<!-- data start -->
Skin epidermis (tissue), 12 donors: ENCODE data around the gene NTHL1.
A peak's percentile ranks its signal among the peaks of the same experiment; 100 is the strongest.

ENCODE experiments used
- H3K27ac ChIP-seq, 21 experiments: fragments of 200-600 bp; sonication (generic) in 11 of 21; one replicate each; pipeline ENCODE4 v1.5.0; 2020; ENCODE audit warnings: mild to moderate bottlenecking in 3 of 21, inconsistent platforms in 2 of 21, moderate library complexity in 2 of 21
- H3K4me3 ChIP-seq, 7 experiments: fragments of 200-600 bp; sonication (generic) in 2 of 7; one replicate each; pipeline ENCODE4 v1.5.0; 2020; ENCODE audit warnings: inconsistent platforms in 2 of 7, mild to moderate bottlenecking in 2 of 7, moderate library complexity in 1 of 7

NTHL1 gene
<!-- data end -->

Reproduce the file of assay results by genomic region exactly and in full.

Skin epidermis (tissue), 12 donors: ENCODE data around the gene NTHL1.
A peak's percentile ranks its signal among the peaks of the same experiment; 100 is the strongest.

ENCODE experiments used
- H3K27ac ChIP-seq, 21 experiments: fragments of 200-600 bp; sonication (generic) in 11 of 21; one replicate each; pipeline ENCODE4 v1.5.0; 2020; ENCODE audit warnings: mild to moderate bottlenecking in 3 of 21, inconsistent platforms in 2 of 21, moderate library complexity in 2 of 21
- H3K4me3 ChIP-seq, 7 experiments: fragments of 200-600 bp; sonication (generic) in 2 of 7; one replicate each; pipeline ENCODE4 v1.5.0; 2020; ENCODE audit warnings: inconsistent platforms in 2 of 7, mild to moderate bottlenecking in 2 of 7, moderate library complexity in 1 of 7

NTHL1 gene